But he didn’t argue against “separate but equal.” In fact, he argued for it. Clearly if the State of Missouri was going to refuse Gaines admission, there had to be a separate but equal facility. Yet there was only one law school in the state and it would be out of the question for the state to build an entire law school just to satisfy the doctrine. The Supreme Court ruled in Gaines’ favor and he was admitted to the program.

Houston would continue to argue similar cases along with his protege, Thurgood Marshall, and began taking down Jim Crow brick by brick. Unfortunately, he would die of a heart attack in 1950, before Brown vs. The Board of Education would strike down the doctrine of “separate but equal” in 1954, but his legacy lives on through Howard University Law School, which he helped build and shape.

Using Arrests To Bring Down A Regime

One of the primary tools a repressive regime has to intimidate its citizens is arrests. Getting arrested being treated like a common criminal is scary and degrading. You are made to feel alone and helpless. Yet the Serbian movement Otpor was able to figure out how to turn arrests to their advantage so that they furthered, rather than weakened their cause.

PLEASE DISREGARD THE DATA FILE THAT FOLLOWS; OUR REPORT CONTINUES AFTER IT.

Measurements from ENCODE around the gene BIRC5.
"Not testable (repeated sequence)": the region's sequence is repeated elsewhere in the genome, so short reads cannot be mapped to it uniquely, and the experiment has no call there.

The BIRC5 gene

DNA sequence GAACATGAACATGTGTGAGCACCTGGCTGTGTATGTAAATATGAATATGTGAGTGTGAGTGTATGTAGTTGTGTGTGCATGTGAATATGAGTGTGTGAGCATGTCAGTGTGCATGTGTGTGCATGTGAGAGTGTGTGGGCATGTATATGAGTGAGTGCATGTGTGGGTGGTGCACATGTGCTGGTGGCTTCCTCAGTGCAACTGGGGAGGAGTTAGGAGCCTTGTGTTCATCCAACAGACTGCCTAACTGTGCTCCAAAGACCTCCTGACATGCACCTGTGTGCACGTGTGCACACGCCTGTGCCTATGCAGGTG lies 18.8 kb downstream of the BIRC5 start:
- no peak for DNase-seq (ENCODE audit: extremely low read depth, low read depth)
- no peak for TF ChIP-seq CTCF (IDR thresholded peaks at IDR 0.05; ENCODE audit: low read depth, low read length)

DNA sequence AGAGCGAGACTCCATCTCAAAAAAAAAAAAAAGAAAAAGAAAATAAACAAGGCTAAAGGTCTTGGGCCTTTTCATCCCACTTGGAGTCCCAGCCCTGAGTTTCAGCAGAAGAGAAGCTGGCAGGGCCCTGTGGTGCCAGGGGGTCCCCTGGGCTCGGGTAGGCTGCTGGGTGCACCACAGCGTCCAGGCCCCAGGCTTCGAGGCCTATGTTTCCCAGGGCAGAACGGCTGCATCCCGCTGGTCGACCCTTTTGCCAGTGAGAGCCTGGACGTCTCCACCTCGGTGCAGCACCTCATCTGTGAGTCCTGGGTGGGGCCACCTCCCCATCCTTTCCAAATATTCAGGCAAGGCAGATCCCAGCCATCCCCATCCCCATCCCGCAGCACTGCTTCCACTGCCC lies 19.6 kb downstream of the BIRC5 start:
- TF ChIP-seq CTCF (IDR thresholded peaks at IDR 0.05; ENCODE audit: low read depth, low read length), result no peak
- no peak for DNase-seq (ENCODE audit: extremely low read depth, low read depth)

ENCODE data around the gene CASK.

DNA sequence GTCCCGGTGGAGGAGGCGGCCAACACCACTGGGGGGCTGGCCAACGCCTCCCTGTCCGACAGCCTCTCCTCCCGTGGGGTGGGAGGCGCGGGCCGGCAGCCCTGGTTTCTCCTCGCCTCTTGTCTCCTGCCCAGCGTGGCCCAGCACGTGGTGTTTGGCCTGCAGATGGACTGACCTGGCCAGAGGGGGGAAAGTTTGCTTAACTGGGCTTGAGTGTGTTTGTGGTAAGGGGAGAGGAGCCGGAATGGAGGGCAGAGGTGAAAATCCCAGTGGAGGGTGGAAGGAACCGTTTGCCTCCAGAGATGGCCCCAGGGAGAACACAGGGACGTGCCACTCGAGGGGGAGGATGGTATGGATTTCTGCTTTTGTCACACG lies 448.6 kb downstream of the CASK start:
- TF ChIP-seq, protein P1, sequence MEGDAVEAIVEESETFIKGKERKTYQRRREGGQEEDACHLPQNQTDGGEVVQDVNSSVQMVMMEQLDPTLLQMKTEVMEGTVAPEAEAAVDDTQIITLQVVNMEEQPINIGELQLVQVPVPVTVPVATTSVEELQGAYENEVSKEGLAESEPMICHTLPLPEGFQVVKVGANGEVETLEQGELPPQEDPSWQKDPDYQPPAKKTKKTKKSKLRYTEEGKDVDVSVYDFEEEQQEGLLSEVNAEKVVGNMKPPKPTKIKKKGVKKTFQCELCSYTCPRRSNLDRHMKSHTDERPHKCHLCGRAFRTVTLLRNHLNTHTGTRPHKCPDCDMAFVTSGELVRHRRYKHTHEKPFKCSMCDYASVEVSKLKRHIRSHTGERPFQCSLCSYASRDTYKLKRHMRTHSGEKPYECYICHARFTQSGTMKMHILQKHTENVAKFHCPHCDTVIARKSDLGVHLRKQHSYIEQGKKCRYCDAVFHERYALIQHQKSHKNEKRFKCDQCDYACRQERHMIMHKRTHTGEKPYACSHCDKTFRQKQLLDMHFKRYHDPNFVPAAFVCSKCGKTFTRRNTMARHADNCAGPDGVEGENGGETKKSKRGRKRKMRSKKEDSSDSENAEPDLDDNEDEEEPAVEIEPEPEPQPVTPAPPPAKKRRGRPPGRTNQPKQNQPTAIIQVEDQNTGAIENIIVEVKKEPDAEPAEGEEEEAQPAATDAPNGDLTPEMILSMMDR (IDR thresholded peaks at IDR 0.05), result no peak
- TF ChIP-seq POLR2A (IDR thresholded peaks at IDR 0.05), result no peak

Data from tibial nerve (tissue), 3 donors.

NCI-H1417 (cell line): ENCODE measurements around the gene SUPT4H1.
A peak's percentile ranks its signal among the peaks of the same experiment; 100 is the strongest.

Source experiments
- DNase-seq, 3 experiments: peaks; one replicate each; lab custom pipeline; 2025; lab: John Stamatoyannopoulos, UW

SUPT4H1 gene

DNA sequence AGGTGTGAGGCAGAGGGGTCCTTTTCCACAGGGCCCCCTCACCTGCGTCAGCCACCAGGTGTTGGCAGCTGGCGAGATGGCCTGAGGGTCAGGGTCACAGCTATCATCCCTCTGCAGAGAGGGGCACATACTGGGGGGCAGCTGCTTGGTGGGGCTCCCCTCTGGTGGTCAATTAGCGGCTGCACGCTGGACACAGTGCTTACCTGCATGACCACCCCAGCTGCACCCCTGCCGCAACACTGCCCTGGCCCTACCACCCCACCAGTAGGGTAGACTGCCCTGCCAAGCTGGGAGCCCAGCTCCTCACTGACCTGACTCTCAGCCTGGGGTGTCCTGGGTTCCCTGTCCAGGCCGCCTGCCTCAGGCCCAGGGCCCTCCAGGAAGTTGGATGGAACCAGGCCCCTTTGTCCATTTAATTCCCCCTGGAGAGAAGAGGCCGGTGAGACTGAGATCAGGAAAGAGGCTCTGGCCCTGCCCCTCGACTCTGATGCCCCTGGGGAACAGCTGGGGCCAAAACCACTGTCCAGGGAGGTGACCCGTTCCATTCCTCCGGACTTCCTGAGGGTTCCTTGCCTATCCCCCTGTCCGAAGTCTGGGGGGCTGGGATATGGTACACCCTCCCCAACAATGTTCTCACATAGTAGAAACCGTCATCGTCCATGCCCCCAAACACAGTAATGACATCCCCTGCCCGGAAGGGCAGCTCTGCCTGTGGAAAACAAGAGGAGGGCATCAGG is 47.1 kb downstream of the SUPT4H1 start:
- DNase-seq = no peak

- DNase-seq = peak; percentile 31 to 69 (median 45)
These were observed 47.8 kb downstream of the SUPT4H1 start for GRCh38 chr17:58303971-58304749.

The first step was preparation. The protesters were trained so that they knew what to expect during arrests and how to respond. One key procedure was to always have “reserve” activists at every action to observe what took place. If the police arrived and began taking the comrades away, they would alert teammates who would set a plan in motion.

Phone calls would immediately go out to lawyers, friendly journalists and international NGOs as well as musicians, actors and other celebrities. While the lawyers met with the police, a protest would be organized outside the precinct, including music, games and “Mothers of Otpor” who would demand to know why the police were abusing their children.